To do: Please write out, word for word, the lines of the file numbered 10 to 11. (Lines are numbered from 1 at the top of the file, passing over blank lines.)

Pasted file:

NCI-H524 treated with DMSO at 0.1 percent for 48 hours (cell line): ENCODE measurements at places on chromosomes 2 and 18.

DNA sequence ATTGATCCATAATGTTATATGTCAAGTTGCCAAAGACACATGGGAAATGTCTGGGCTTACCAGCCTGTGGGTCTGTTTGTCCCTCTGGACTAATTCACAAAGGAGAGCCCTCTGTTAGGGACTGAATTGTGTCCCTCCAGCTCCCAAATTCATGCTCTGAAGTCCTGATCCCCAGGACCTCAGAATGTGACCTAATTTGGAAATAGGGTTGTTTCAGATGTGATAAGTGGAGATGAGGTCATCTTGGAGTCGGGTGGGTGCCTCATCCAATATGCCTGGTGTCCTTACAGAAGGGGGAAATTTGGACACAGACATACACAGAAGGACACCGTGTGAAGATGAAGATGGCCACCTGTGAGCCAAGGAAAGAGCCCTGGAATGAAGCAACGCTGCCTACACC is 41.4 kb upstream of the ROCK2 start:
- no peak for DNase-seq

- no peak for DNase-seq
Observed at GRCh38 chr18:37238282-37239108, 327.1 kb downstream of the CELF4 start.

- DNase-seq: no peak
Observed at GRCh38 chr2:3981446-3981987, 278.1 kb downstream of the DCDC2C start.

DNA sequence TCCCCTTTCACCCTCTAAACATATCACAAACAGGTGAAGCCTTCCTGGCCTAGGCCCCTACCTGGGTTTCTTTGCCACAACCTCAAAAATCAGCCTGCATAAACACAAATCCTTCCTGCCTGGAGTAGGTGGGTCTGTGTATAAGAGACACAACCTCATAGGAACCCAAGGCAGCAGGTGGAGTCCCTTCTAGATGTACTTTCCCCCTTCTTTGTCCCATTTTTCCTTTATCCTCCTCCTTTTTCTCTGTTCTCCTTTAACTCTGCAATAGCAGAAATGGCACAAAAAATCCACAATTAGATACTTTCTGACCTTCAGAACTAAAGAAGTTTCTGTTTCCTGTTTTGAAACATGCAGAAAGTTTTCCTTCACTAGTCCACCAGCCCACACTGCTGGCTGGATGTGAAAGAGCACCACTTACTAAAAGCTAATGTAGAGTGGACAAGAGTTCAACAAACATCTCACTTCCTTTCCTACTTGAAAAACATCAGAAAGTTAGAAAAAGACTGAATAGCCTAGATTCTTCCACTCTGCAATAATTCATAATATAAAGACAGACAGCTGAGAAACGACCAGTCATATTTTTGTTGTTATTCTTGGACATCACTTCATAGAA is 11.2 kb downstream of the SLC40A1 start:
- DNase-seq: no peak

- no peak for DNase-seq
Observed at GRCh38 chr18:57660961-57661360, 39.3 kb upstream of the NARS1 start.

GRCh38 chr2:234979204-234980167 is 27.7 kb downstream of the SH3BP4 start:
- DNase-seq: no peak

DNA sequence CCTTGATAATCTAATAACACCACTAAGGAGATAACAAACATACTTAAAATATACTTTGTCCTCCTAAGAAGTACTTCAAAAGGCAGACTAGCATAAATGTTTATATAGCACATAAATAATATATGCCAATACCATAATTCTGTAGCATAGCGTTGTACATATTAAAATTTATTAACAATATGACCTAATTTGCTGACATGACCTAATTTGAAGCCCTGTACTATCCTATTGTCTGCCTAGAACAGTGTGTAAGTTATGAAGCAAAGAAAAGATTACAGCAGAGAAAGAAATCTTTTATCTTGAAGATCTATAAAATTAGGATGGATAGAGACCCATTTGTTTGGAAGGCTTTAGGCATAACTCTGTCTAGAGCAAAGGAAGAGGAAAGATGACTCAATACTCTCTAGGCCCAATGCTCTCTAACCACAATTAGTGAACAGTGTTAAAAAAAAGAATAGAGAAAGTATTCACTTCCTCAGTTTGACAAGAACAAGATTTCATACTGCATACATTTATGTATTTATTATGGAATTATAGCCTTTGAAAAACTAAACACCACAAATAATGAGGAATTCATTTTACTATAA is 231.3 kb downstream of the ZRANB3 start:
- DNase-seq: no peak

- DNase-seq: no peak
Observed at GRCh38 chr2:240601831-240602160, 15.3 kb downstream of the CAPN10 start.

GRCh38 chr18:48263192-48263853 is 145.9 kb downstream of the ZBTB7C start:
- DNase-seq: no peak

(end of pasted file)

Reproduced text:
- no peak for DNase-seq
Observed at GRCh38 chr18:57660961-57661360, 39.3 kb upstream of the NARS1 start.